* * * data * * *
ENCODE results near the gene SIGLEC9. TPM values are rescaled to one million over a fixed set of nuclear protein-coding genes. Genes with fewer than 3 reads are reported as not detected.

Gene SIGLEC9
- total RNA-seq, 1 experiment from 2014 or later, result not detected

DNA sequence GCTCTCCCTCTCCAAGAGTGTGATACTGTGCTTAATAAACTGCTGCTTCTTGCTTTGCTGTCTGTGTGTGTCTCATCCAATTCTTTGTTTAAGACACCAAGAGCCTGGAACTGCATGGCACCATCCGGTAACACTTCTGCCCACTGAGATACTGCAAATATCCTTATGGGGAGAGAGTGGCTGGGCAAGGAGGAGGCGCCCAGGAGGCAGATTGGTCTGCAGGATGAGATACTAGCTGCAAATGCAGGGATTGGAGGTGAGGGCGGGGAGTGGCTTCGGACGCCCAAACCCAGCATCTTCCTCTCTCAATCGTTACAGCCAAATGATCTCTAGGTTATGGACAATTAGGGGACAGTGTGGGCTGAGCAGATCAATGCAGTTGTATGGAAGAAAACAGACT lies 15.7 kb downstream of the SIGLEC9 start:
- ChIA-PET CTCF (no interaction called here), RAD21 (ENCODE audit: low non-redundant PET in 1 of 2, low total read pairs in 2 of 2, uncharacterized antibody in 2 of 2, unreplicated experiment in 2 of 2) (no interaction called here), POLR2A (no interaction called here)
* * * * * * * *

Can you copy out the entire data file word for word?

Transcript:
ENCODE results near the gene SIGLEC9. TPM values are rescaled to one million over a fixed set of nuclear protein-coding genes. Genes with fewer than 3 reads are reported as not detected.

Gene SIGLEC9
- total RNA-seq, 1 experiment from 2014 or later, result not detected

DNA sequence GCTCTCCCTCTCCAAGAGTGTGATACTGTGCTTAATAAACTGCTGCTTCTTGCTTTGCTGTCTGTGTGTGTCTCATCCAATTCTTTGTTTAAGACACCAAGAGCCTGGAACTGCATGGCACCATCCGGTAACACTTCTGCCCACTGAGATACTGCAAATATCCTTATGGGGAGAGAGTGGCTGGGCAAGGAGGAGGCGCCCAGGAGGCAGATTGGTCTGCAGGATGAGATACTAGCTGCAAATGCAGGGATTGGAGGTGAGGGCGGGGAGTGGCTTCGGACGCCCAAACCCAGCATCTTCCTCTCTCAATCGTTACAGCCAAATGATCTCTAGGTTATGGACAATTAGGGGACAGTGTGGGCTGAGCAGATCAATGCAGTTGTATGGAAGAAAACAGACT lies 15.7 kb downstream of the SIGLEC9 start:
- ChIA-PET CTCF (no interaction called here), RAD21 (ENCODE audit: low non-redundant PET in 1 of 2, low total read pairs in 2 of 2, uncharacterized antibody in 2 of 2, unreplicated experiment in 2 of 2) (no interaction called here), POLR2A (no interaction called here)